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The working title of this film was Old Judge Priest. According to information in the Twentieth Century-Fox Records of the Legal Department at the UCLA Theater Arts Department, Fox purchased the motion picture rights to three "Judge Priest" stories for this film from Irvin S. Cobb: "A Treeful of Hoot Owls," which was first published in Hearst's International-Cosmopolitan, August 1930; "Br'er Fox and the Brian Patch," which was first published under the title "Br'er Rabbit, He Lay Low," in Hearst's International-Cosmopolitan, May 1931; and "Words and Music," which was first published in The Saturday Evening Post, October 28, 1911. The first two stories were included in the collection Down Yonder with Judge Priest and Irwin S. Cobb (New York, 1932), while the third story was included in the collection Back Home (New York, 1912). The publishers of the first collection, Ray Long and the R. R. Smith Corp., sued Twentieth Century-Fox and Cobb in 1938 because they received no compensation for the use of the stories, and in 1939, the studio settled with them for $2,000.
When Cobb learned that Fox planned to use in their screen credits for the film the statement, "Based on the Judge Priest stories by Irvin S. Cobb," he objected that the statement would not be accurate, as at the time he had written over seventy "Judge Priest" stories and planned to write still more, and that the statement might mitigate against future sales of his stories. He suggested a number of alternative statements, including the one used in the final credits, "Based on Irvin S. Cobb's character of 'Judge Priest'." Included in the legal records is a statement by Cobb in which he notes that the writers of the screenplay "practically created a new and different story from the material [i.e. the three "Judge Priest" stories] turned over to them" and that many of the characters in the film, including "Ellie May Gillespie," "Jerome Priest" and "Virginia Maydew" were not his creations. At a later date, Twentieth Century-Fox officials determined that a fourth "Judge Priest" story, entitled "The Mob from Massac," which was also included in the collection Back Home, provided the basis for one of the sequences in the film, but that the studio never purchased the rights to that story.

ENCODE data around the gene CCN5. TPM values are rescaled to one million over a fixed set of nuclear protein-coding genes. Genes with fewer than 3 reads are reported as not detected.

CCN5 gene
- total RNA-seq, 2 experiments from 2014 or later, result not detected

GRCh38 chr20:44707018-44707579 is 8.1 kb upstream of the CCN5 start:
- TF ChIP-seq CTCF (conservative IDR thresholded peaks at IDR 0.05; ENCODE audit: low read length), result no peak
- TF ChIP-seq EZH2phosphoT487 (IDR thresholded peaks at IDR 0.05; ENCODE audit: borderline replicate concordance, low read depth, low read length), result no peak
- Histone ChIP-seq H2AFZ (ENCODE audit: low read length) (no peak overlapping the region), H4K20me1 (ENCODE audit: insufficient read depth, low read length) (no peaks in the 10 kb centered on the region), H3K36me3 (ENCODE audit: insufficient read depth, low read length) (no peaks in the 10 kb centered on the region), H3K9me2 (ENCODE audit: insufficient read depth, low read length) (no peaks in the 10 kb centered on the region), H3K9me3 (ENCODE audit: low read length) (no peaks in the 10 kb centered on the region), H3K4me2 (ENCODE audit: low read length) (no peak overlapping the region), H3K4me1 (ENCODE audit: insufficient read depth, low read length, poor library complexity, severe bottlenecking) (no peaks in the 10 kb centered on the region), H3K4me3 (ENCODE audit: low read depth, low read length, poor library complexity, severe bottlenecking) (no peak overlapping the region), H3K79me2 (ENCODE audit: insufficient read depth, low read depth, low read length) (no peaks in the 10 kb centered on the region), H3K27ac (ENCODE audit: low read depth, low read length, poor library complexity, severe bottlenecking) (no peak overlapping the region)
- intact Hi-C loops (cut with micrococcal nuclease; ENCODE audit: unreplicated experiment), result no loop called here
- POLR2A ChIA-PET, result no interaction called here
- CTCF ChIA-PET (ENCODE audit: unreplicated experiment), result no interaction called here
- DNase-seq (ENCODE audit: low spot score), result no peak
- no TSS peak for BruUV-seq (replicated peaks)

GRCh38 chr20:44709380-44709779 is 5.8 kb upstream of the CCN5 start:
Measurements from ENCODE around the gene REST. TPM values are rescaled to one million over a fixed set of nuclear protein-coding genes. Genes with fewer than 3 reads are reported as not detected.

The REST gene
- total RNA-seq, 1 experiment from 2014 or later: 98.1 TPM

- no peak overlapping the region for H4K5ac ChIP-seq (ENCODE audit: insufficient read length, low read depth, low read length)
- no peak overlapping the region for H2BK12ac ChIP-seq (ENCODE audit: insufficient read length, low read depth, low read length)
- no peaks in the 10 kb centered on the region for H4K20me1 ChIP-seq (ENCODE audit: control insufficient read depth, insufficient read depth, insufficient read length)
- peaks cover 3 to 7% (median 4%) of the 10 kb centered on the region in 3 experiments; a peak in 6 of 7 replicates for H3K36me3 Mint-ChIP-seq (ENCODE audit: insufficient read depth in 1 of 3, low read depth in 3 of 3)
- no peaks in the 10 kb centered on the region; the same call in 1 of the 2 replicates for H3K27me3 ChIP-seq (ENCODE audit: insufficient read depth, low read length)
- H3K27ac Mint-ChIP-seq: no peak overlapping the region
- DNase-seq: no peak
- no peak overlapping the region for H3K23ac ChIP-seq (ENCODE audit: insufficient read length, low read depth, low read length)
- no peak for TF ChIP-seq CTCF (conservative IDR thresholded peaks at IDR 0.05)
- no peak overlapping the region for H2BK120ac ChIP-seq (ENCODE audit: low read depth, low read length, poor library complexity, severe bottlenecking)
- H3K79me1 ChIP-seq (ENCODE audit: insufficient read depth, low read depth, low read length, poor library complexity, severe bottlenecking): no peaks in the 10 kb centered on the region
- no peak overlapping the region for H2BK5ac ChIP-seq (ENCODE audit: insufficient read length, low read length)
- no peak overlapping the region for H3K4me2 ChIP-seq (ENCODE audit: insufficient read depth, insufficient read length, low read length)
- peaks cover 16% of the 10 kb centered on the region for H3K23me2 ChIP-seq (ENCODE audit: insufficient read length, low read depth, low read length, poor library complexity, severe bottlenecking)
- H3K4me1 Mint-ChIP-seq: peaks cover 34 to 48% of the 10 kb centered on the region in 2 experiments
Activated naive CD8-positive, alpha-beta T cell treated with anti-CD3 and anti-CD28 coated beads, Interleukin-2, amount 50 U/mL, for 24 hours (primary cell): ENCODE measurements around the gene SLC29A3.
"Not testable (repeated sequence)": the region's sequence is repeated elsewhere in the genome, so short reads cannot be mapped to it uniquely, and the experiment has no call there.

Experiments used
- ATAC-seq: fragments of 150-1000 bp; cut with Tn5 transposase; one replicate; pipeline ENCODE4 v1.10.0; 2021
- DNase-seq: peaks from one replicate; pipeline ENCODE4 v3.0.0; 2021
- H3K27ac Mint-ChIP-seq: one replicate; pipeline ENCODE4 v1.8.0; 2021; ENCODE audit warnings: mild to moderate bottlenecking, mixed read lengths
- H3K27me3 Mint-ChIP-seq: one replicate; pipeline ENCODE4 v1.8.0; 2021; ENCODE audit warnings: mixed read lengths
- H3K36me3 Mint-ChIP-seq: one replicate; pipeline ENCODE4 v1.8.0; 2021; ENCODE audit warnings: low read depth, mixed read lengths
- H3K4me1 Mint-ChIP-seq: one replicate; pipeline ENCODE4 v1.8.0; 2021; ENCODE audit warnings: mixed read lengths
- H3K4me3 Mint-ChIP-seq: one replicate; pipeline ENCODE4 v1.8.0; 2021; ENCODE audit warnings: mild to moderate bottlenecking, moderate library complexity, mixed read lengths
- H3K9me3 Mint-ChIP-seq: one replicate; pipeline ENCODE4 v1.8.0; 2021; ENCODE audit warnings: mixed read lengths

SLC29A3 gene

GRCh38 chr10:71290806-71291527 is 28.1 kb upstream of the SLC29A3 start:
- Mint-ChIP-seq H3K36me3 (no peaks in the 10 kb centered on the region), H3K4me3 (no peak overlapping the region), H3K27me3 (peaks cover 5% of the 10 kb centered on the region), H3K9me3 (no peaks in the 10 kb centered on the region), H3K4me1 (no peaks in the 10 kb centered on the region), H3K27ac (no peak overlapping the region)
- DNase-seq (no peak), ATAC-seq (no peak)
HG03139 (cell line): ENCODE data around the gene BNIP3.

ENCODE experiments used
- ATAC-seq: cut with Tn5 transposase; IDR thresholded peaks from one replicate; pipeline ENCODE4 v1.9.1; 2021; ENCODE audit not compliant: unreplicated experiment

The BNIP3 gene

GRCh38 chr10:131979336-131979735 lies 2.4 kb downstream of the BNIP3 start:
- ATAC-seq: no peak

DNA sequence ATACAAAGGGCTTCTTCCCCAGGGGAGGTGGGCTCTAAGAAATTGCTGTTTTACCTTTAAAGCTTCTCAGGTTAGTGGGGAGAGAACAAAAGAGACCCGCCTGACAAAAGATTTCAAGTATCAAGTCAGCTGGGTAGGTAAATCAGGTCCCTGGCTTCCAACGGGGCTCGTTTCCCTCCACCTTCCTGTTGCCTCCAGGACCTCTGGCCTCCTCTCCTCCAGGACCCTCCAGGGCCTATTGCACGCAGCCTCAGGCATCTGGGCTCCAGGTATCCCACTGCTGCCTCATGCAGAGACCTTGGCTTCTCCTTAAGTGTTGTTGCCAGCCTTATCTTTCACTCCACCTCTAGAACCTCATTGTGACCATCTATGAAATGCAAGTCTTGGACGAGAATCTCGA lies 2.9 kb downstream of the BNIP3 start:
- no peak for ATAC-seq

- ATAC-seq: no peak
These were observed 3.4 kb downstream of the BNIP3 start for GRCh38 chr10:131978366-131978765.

The character played by Frank Melton, although called "Flem Talley" during most of the film, is called "Flem Jones" in the courtroom scene. In the screen credits, Stepin Fetchit's name, although listed last, is in larger letters than the other cast members' except for Rogers'.
According to modern sources, a lynching scene was originally shot for the film, but was excised by the studio. The first draft screenplay, dated April 12, 1934, in the Twentieth Century-Fox Produced Scripts Collection, also at UCLA, contains a scene in which a mob of townsfolk are fixing to lynch "Jeff," the character who in the film was played by Stepin Fetchit. Having blood on his hands from some beef liver that had been eaten by dogs, Jeff is mistaken for another black man suspected of assault. The mob storms tries to storm the jail, but Judge Priest is summoned, and he sends them home. No information has been located to confirm that this scene was actually shot. Modern sources also list Robert Parrish as a cast member and note that the film was one of 1934's top grossing films. In a 1972 interview, John Ford noted that Judge Priest was his favorite picture of all time. In 1953, Ford directed another film, entitled The Sun Shines Bright, based on three of Irvin S. Cobb's "Judge Priest" stories, one of which was the above mentioned "The Mob from Massac." That film was produced by Argosy Productions, released by Republic, and starred Charles Winninger, Arleen Whelan and Stepin Fetchit (see below).